Xiomara Meyer and Tamalynne Grant play Olivia and Jessica, two artists who may soon be buried under unpaid bills. One is a writer and the other an actor, both on the brink of fame, but only if they each make a compromise. Olivia must change her name because horror written by women authors does not sell; Jessica must let herself be reduced to her measurements to land a role.
The Struggling Life of an Artist is timely and rings true for women who are trying to break into highly competitive male-dominated industries. Meyer and Grant deliver skilled performances in this part-memoir, part-coming-of-age show. They stubbornly sing, dance, narrate and play their way through privilege and the patriarchy, security and success, and speech and safety, to emerge on the other side proud and having shed their shackles. The scene changes take a bit too long and it’s obvious that it’s a low-budget production, but to be fair, the disclaimer is in the title! They might be poor in terms of money, but they are rich in honesty and a delight to watch, and as struggling artists chasing a dream, they certainly deserve an audience.
Working On My Night Moves leans more towards the art end of performance art. I can’t say that I entirely understand it or what it means, but I think that might be OK. Theatre-makers Julia Croft and Nisha Madhan spend an hour intensely moving things around the theatre – hanging chairs in mid-air and raising and lowering lights. The space is always very dark, and there’s a complicated sound design that includes snatches of popular songs and sounds coming from different places in the space – most notably a speaker attached to Croft’s waist (I think).
The audience begin Working On My Night Moves standing on half of the stage and we only move over to the seating bank about five minutes in. Unfortunately, as I am fairly short and am near the back of the group, I can’t see anything for that bit – perhaps raked seating is a symbol of the patriarchy (the ancient Greeks had it after all) but it’s useful nonetheless!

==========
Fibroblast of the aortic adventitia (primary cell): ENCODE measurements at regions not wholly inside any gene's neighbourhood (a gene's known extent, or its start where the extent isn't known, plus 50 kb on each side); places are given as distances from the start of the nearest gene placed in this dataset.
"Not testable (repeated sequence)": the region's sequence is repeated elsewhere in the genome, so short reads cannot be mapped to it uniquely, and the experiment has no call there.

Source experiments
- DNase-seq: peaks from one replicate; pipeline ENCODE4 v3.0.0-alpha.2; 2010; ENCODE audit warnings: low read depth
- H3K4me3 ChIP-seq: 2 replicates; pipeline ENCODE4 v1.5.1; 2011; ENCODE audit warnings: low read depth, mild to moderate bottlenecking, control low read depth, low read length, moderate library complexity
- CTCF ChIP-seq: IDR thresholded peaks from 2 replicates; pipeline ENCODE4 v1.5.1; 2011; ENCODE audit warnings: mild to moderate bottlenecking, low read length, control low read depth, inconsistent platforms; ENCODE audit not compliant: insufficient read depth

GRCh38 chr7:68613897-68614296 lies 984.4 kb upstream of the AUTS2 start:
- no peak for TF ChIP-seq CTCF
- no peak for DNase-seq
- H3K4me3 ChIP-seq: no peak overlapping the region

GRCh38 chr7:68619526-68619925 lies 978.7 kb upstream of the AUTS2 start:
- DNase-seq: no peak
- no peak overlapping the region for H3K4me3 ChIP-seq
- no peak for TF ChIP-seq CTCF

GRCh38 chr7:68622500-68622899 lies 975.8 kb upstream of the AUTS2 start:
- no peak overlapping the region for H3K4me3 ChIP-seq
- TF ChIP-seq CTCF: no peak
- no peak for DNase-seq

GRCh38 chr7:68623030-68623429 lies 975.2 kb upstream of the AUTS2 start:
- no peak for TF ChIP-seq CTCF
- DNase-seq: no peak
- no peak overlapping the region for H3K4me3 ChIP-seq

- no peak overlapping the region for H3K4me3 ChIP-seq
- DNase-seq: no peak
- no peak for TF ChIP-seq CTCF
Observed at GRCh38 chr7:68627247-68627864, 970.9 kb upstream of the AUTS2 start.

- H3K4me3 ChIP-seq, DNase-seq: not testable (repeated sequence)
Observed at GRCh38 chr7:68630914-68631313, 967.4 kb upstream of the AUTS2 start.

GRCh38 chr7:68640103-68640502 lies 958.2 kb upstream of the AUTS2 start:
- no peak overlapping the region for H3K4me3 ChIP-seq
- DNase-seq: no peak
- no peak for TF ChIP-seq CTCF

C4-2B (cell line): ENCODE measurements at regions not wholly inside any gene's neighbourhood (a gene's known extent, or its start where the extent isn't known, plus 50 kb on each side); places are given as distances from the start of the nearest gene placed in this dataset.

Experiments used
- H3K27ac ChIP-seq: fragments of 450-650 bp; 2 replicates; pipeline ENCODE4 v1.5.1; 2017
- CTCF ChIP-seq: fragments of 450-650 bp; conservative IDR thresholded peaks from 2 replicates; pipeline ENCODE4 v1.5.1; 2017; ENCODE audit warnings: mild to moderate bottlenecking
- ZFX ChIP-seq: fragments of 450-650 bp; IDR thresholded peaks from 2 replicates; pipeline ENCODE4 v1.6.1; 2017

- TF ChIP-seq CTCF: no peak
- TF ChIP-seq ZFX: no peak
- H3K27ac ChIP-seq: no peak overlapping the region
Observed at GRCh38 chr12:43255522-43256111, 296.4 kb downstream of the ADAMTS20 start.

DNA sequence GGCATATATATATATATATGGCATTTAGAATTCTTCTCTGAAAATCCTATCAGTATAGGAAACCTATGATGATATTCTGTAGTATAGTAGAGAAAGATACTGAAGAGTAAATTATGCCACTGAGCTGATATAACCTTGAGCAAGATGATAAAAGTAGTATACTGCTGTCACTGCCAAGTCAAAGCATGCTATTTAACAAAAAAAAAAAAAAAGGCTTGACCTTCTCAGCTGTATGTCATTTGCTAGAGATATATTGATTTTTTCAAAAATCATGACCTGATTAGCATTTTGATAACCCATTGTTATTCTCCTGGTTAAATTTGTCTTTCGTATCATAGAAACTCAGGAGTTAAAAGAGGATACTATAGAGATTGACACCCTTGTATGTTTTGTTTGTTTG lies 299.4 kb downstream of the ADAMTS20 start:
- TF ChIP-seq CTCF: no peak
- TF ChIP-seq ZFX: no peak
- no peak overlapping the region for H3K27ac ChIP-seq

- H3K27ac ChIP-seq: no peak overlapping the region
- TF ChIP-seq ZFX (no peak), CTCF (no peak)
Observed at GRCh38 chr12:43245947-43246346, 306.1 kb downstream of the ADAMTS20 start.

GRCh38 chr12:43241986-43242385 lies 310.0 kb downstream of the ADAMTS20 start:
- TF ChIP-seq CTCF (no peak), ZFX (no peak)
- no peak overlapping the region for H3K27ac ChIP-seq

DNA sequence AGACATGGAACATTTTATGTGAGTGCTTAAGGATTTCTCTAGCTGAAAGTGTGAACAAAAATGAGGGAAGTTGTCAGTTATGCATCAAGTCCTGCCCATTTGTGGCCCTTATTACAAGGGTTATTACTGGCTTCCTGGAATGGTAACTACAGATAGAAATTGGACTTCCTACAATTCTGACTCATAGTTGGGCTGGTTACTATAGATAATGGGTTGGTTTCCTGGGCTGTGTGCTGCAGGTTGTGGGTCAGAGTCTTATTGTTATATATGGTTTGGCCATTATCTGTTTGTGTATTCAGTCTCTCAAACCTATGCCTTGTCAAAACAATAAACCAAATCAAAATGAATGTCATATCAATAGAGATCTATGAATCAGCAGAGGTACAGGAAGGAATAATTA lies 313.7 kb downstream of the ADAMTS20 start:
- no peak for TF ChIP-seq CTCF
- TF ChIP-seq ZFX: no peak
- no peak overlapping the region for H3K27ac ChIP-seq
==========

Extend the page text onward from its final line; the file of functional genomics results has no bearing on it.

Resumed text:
There are some beautiful moments. At one point fairly early on, Croft winds a roll of kitchen foil around herself and then stands over a fan which blows it off; the shapes that the foil makes as it streams behind her are lovely. As is another image made with balloons later. The seeming chaos left on stage at the end reminds me of the yin and yang idea that women represent disorder, but then although it looks a mess that’s exactly what they intended, so maybe it’s just a new order instead. I also think about the lies I’ve often been told that women aren’t ‘practical’ or that we lack spatial awareness.
Sightlines aside, Working On My Night Moves is a mesmerising experience which stays with me long after the performance has ended.
Image 1, the feature image, is from Honey and is by Mihaela Bodlovic. It shows performer Sarah McCardie standing on stage and seemingly speaking urgently to the audience with her hands wide. She wears a loose black top and has red lipstick smeared across her face. Behind her is part of the set made up of two red squares and two black squares in a chessboard layout. The black squares are chalkboards.
Image 2 is from Watching Glory Die. It shows the three performers all grouped in close together. It shows the actor playing Glory in the centre wearing a helmet with a cage (possibly an ice hockey helmet) and looking slightly upwards. The other two performers are slightly behind her with one looking at the camera and one looking at Glory.
Image 3 is from My Mum’s A Twat and shows Anoushka Warden kneeling on the floor next to a dog. They are both looking at each other. Warden wears blue jeans and a white t-shirt with the words “my mum’s a twat” on it in red. The background to the photograph is pink.
Image 4 is from Chameleon and is by Ramsay Taplin. It shows Brit Plummer standing on a dark stage. She is facing towards the left of the image and looks thoughtful. She’s wearing a bright red crash helmet, a white blouse and dark skirt. Only the top half of her is really lit.
Image 5 is from The Struggling Life of an Artist and is a composite image made up of the two performers photographed in black and white on a purple, blue and white watercolour-esque background. Both performers are wrapped around with yellow and black warning tape. One performer has a label saying “Danger Toxic” over her mouth and the yellow skull and crossbones warning image on her chest. The other has a label over her mouth saying “Danger High voltage” and the arrow electricity warning symbol on her front.
Image 6 is from Working On My Night Moves. There is a lot going on in this photograph. In the centre of the image, one performer is moving a metal A-frame ladder; she looks to be using effort and the ladder is at a 45 degree angle. Behind her the other performer seems to be moving a heap of chairs, also with effort. They both wear black vests, denim shorts and trainers. Around them in the black box studio can be seen various things: a box of used foil, a bunch of balloons, another ladder and two blue gingham dresses hung up on the wall.